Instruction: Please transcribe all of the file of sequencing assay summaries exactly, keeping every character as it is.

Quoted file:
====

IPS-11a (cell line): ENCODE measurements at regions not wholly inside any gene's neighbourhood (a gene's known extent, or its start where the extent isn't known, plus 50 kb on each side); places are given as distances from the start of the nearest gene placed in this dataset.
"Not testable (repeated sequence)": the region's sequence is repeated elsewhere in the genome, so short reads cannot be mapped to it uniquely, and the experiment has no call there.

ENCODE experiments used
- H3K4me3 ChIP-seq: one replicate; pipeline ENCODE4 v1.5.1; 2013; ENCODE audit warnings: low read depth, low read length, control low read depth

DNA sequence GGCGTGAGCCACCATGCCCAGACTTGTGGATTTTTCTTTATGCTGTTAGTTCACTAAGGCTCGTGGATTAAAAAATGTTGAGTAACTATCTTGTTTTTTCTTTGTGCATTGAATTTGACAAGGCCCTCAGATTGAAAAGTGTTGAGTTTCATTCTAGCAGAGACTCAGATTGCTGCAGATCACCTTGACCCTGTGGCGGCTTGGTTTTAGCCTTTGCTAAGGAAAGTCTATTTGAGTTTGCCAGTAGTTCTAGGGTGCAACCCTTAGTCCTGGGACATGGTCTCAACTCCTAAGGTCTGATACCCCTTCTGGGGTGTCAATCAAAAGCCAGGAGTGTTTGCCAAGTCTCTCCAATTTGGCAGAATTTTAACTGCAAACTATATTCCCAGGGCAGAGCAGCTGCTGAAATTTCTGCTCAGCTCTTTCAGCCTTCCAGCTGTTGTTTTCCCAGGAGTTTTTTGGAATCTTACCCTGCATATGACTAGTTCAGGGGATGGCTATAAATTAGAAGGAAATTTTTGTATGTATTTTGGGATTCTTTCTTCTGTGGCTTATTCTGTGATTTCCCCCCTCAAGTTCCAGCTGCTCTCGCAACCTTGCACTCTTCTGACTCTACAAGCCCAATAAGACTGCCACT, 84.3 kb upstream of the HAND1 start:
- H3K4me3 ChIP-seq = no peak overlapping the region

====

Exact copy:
IPS-11a (cell line): ENCODE measurements at regions not wholly inside any gene's neighbourhood (a gene's known extent, or its start where the extent isn't known, plus 50 kb on each side); places are given as distances from the start of the nearest gene placed in this dataset.
"Not testable (repeated sequence)": the region's sequence is repeated elsewhere in the genome, so short reads cannot be mapped to it uniquely, and the experiment has no call there.

ENCODE experiments used
- H3K4me3 ChIP-seq: one replicate; pipeline ENCODE4 v1.5.1; 2013; ENCODE audit warnings: low read depth, low read length, control low read depth

DNA sequence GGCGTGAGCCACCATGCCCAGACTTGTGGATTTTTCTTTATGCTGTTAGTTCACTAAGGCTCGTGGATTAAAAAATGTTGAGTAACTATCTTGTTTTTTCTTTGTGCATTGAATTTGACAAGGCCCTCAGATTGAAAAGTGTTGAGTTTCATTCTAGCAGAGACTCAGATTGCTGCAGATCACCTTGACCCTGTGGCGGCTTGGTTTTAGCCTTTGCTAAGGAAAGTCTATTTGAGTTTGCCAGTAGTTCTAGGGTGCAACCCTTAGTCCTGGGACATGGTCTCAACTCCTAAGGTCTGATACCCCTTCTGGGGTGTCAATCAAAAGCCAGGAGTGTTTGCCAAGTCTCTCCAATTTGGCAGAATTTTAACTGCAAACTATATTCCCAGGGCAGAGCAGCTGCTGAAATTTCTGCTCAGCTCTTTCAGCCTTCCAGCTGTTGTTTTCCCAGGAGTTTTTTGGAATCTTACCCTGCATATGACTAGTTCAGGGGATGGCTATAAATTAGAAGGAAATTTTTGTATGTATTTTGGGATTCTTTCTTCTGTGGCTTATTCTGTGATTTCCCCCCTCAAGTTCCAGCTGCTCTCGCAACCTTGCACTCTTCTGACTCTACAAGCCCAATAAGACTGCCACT, 84.3 kb upstream of the HAND1 start:
- H3K4me3 ChIP-seq = no peak overlapping the region